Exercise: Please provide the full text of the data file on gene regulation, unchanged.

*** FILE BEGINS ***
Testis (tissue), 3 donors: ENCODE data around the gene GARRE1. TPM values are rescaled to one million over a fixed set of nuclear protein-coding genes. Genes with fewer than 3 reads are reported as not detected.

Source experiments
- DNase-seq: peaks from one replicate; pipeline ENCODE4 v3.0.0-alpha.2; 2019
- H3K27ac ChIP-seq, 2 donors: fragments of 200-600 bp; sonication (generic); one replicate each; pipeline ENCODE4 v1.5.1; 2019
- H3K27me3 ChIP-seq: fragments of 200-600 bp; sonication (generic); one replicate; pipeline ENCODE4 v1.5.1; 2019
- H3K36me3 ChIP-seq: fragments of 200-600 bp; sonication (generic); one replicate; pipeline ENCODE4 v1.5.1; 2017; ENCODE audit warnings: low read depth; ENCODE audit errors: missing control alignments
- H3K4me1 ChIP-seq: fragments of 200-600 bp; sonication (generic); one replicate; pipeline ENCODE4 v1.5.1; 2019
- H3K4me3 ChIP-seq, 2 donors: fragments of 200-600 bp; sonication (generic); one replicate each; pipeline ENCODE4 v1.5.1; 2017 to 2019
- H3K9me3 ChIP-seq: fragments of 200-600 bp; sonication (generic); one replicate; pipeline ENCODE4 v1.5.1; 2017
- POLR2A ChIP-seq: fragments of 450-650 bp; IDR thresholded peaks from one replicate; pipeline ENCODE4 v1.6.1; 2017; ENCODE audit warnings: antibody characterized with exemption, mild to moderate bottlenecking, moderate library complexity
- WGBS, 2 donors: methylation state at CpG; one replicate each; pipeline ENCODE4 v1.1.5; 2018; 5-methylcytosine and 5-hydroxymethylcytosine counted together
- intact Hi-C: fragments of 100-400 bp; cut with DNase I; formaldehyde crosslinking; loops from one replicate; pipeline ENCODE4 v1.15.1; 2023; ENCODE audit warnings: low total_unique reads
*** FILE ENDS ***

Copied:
Testis (tissue), 3 donors: ENCODE data around the gene GARRE1. TPM values are rescaled to one million over a fixed set of nuclear protein-coding genes. Genes with fewer than 3 reads are reported as not detected.

Source experiments
- DNase-seq: peaks from one replicate; pipeline ENCODE4 v3.0.0-alpha.2; 2019
- H3K27ac ChIP-seq, 2 donors: fragments of 200-600 bp; sonication (generic); one replicate each; pipeline ENCODE4 v1.5.1; 2019
- H3K27me3 ChIP-seq: fragments of 200-600 bp; sonication (generic); one replicate; pipeline ENCODE4 v1.5.1; 2019
- H3K36me3 ChIP-seq: fragments of 200-600 bp; sonication (generic); one replicate; pipeline ENCODE4 v1.5.1; 2017; ENCODE audit warnings: low read depth; ENCODE audit errors: missing control alignments
- H3K4me1 ChIP-seq: fragments of 200-600 bp; sonication (generic); one replicate; pipeline ENCODE4 v1.5.1; 2019
- H3K4me3 ChIP-seq, 2 donors: fragments of 200-600 bp; sonication (generic); one replicate each; pipeline ENCODE4 v1.5.1; 2017 to 2019
- H3K9me3 ChIP-seq: fragments of 200-600 bp; sonication (generic); one replicate; pipeline ENCODE4 v1.5.1; 2017
- POLR2A ChIP-seq: fragments of 450-650 bp; IDR thresholded peaks from one replicate; pipeline ENCODE4 v1.6.1; 2017; ENCODE audit warnings: antibody characterized with exemption, mild to moderate bottlenecking, moderate library complexity
- WGBS, 2 donors: methylation state at CpG; one replicate each; pipeline ENCODE4 v1.1.5; 2018; 5-methylcytosine and 5-hydroxymethylcytosine counted together
- intact Hi-C: fragments of 100-400 bp; cut with DNase I; formaldehyde crosslinking; loops from one replicate; pipeline ENCODE4 v1.15.1; 2023; ENCODE audit warnings: low total_unique reads